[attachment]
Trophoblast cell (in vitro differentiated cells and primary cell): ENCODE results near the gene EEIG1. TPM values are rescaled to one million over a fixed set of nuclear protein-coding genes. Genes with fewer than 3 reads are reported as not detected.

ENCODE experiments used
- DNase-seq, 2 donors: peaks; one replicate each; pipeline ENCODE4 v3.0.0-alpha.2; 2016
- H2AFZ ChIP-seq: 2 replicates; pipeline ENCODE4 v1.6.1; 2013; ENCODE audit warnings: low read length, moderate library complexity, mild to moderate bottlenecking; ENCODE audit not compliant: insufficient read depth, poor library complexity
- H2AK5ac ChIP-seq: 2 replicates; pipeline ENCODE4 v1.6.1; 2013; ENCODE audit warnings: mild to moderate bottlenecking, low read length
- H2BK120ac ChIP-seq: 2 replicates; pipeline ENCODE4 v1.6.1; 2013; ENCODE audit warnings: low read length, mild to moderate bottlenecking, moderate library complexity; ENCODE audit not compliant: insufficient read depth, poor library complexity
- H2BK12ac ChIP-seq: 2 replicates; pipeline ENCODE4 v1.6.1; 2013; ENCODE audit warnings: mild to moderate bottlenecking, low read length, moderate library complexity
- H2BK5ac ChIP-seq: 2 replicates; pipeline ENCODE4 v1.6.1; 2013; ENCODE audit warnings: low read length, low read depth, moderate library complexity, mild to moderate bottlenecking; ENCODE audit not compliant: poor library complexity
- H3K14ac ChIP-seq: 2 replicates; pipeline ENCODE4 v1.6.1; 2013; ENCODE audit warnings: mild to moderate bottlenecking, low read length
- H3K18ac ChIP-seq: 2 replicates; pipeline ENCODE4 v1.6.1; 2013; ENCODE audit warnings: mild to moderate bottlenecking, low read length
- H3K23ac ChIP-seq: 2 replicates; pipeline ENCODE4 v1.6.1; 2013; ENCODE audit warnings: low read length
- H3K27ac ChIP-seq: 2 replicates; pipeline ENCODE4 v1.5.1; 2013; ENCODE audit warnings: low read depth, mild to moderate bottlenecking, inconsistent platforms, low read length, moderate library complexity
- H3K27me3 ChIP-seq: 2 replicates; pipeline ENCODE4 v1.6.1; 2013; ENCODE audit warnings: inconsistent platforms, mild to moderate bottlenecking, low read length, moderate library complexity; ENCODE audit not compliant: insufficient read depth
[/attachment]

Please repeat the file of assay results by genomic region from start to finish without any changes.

Trophoblast cell (in vitro differentiated cells and primary cell): ENCODE results near the gene EEIG1. TPM values are rescaled to one million over a fixed set of nuclear protein-coding genes. Genes with fewer than 3 reads are reported as not detected.

ENCODE experiments used
- DNase-seq, 2 donors: peaks; one replicate each; pipeline ENCODE4 v3.0.0-alpha.2; 2016
- H2AFZ ChIP-seq: 2 replicates; pipeline ENCODE4 v1.6.1; 2013; ENCODE audit warnings: low read length, moderate library complexity, mild to moderate bottlenecking; ENCODE audit not compliant: insufficient read depth, poor library complexity
- H2AK5ac ChIP-seq: 2 replicates; pipeline ENCODE4 v1.6.1; 2013; ENCODE audit warnings: mild to moderate bottlenecking, low read length
- H2BK120ac ChIP-seq: 2 replicates; pipeline ENCODE4 v1.6.1; 2013; ENCODE audit warnings: low read length, mild to moderate bottlenecking, moderate library complexity; ENCODE audit not compliant: insufficient read depth, poor library complexity
- H2BK12ac ChIP-seq: 2 replicates; pipeline ENCODE4 v1.6.1; 2013; ENCODE audit warnings: mild to moderate bottlenecking, low read length, moderate library complexity
- H2BK5ac ChIP-seq: 2 replicates; pipeline ENCODE4 v1.6.1; 2013; ENCODE audit warnings: low read length, low read depth, moderate library complexity, mild to moderate bottlenecking; ENCODE audit not compliant: poor library complexity
- H3K14ac ChIP-seq: 2 replicates; pipeline ENCODE4 v1.6.1; 2013; ENCODE audit warnings: mild to moderate bottlenecking, low read length
- H3K18ac ChIP-seq: 2 replicates; pipeline ENCODE4 v1.6.1; 2013; ENCODE audit warnings: mild to moderate bottlenecking, low read length
- H3K23ac ChIP-seq: 2 replicates; pipeline ENCODE4 v1.6.1; 2013; ENCODE audit warnings: low read length
- H3K27ac ChIP-seq: 2 replicates; pipeline ENCODE4 v1.5.1; 2013; ENCODE audit warnings: low read depth, mild to moderate bottlenecking, inconsistent platforms, low read length, moderate library complexity
- H3K27me3 ChIP-seq: 2 replicates; pipeline ENCODE4 v1.6.1; 2013; ENCODE audit warnings: inconsistent platforms, mild to moderate bottlenecking, low read length, moderate library complexity; ENCODE audit not compliant: insufficient read depth